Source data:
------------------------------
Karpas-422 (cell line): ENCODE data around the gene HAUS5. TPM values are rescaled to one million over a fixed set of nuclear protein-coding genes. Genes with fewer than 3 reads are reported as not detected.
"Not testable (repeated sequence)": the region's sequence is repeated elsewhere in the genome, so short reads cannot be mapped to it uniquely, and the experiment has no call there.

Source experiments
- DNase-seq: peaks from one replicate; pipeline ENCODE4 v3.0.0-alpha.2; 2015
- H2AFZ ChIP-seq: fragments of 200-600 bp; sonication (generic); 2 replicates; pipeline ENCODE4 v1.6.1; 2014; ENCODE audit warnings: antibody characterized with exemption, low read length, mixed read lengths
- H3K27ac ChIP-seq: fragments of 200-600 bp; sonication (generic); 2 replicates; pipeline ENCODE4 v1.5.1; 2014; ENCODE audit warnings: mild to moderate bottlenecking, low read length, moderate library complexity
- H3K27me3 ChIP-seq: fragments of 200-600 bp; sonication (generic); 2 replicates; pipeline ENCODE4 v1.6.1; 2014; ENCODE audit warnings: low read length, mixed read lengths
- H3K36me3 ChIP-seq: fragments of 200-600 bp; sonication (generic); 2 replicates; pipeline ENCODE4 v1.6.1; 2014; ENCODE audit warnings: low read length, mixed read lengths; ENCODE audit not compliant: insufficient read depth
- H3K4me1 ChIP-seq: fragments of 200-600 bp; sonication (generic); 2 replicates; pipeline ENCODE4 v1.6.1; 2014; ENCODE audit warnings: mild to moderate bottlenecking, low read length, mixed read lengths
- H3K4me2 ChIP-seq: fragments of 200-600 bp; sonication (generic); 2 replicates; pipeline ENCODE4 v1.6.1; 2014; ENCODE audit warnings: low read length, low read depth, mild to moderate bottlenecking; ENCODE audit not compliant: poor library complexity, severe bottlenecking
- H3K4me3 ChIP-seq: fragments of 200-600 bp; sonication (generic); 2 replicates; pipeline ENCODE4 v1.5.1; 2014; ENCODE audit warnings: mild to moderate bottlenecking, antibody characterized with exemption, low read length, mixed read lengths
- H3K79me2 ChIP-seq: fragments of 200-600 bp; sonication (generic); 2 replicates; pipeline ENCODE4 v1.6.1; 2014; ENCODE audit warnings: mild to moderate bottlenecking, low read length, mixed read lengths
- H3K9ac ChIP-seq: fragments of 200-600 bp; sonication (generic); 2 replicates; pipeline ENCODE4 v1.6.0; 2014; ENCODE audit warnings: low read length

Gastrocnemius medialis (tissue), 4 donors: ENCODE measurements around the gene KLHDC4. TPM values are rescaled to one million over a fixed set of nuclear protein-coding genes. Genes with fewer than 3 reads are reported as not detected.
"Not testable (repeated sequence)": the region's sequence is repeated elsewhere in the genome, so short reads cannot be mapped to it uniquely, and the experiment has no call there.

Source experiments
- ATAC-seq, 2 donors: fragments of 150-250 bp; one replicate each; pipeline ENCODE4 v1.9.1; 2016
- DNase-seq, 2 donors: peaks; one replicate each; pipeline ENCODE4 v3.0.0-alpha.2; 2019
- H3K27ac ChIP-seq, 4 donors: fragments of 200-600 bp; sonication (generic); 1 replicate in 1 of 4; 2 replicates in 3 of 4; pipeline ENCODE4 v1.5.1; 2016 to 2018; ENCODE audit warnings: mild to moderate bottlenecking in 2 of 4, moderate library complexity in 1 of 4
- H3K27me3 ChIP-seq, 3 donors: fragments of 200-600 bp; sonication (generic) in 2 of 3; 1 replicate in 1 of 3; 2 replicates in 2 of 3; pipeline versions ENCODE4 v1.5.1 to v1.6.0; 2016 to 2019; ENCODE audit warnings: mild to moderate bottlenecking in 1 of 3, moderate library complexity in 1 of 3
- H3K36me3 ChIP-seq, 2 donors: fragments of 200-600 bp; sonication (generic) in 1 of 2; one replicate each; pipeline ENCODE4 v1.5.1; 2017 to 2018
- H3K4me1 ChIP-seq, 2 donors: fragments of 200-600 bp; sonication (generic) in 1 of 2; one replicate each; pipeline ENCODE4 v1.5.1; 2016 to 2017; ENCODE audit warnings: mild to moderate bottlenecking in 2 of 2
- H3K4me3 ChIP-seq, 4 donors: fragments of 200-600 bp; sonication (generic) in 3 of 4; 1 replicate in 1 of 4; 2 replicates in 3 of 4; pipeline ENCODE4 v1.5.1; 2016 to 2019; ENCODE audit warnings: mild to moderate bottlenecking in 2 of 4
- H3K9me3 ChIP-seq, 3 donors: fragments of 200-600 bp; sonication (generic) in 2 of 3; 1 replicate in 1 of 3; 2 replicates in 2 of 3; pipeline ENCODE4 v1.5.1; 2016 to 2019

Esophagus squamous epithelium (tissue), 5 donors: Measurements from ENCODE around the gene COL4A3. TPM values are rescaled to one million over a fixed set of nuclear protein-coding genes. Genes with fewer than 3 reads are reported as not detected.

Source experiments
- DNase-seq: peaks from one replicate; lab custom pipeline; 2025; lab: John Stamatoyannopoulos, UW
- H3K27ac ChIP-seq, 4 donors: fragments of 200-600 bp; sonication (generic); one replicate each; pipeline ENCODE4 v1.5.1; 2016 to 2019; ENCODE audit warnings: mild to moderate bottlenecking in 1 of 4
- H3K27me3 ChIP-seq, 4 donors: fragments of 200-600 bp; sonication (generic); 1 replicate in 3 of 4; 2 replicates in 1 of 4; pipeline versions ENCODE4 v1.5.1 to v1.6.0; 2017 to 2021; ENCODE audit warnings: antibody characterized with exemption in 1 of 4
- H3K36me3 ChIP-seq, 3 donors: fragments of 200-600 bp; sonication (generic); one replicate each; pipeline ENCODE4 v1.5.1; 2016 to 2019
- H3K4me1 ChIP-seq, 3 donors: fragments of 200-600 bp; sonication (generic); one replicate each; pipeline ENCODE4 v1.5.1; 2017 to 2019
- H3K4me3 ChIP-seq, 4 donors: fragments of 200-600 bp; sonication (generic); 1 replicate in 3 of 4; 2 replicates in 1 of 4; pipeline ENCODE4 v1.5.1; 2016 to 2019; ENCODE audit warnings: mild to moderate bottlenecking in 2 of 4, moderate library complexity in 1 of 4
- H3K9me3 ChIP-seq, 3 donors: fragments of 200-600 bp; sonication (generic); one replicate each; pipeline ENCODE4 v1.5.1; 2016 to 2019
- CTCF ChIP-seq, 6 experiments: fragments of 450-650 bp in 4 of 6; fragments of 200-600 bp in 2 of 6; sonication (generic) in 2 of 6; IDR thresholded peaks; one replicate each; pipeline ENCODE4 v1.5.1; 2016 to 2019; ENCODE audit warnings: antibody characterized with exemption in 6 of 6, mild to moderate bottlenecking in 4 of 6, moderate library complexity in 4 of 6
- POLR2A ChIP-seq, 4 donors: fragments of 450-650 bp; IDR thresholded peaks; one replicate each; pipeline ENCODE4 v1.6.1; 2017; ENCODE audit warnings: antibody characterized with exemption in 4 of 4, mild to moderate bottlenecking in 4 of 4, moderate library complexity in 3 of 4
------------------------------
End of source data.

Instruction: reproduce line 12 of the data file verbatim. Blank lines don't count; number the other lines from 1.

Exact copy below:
- H3K79me2 ChIP-seq: fragments of 200-600 bp; sonication (generic); 2 replicates; pipeline ENCODE4 v1.6.1; 2014; ENCODE audit warnings: mild to moderate bottlenecking, low read length, mixed read lengths